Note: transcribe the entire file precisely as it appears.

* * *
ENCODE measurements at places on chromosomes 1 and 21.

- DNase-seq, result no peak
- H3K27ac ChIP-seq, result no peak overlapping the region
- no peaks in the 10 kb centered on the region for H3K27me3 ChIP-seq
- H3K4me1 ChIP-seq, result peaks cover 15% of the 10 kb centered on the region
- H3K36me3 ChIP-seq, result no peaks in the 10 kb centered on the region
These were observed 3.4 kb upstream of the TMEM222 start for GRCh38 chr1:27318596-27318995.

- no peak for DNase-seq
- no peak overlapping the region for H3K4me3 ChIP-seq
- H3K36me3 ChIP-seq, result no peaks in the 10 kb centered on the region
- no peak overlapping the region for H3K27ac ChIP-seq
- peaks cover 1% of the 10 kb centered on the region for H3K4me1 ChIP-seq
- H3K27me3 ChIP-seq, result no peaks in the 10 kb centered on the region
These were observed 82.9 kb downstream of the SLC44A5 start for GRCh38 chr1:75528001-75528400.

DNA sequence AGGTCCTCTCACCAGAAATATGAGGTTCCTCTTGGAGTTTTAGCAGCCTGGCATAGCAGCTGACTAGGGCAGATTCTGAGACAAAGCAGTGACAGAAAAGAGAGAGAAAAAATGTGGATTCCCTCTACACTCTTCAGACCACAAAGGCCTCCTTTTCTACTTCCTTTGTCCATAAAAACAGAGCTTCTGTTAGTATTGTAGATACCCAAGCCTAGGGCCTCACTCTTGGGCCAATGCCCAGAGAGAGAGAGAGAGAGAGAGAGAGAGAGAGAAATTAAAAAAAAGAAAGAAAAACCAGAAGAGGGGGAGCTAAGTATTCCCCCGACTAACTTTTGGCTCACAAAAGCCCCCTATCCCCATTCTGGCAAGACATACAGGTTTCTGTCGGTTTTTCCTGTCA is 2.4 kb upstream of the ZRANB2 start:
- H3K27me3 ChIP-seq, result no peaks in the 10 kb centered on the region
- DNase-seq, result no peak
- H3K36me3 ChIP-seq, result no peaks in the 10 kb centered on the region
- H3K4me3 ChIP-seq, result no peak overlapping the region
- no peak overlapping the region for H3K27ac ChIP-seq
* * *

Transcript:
ENCODE measurements at places on chromosomes 1 and 21.

- DNase-seq, result no peak
- H3K27ac ChIP-seq, result no peak overlapping the region
- no peaks in the 10 kb centered on the region for H3K27me3 ChIP-seq
- H3K4me1 ChIP-seq, result peaks cover 15% of the 10 kb centered on the region
- H3K36me3 ChIP-seq, result no peaks in the 10 kb centered on the region
These were observed 3.4 kb upstream of the TMEM222 start for GRCh38 chr1:27318596-27318995.

- no peak for DNase-seq
- no peak overlapping the region for H3K4me3 ChIP-seq
- H3K36me3 ChIP-seq, result no peaks in the 10 kb centered on the region
- no peak overlapping the region for H3K27ac ChIP-seq
- peaks cover 1% of the 10 kb centered on the region for H3K4me1 ChIP-seq
- H3K27me3 ChIP-seq, result no peaks in the 10 kb centered on the region
These were observed 82.9 kb downstream of the SLC44A5 start for GRCh38 chr1:75528001-75528400.

DNA sequence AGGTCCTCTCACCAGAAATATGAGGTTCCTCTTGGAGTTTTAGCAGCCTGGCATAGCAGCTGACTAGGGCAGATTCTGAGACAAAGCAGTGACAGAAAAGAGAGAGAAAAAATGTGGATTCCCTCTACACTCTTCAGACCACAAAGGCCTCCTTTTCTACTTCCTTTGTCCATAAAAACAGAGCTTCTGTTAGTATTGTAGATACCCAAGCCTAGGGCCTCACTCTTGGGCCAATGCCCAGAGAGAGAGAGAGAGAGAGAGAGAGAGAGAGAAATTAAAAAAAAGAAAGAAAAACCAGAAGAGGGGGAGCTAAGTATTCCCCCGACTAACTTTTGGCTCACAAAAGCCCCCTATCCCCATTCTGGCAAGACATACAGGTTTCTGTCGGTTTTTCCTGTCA is 2.4 kb upstream of the ZRANB2 start:
- H3K27me3 ChIP-seq, result no peaks in the 10 kb centered on the region
- DNase-seq, result no peak
- H3K36me3 ChIP-seq, result no peaks in the 10 kb centered on the region
- H3K4me3 ChIP-seq, result no peak overlapping the region
- no peak overlapping the region for H3K27ac ChIP-seq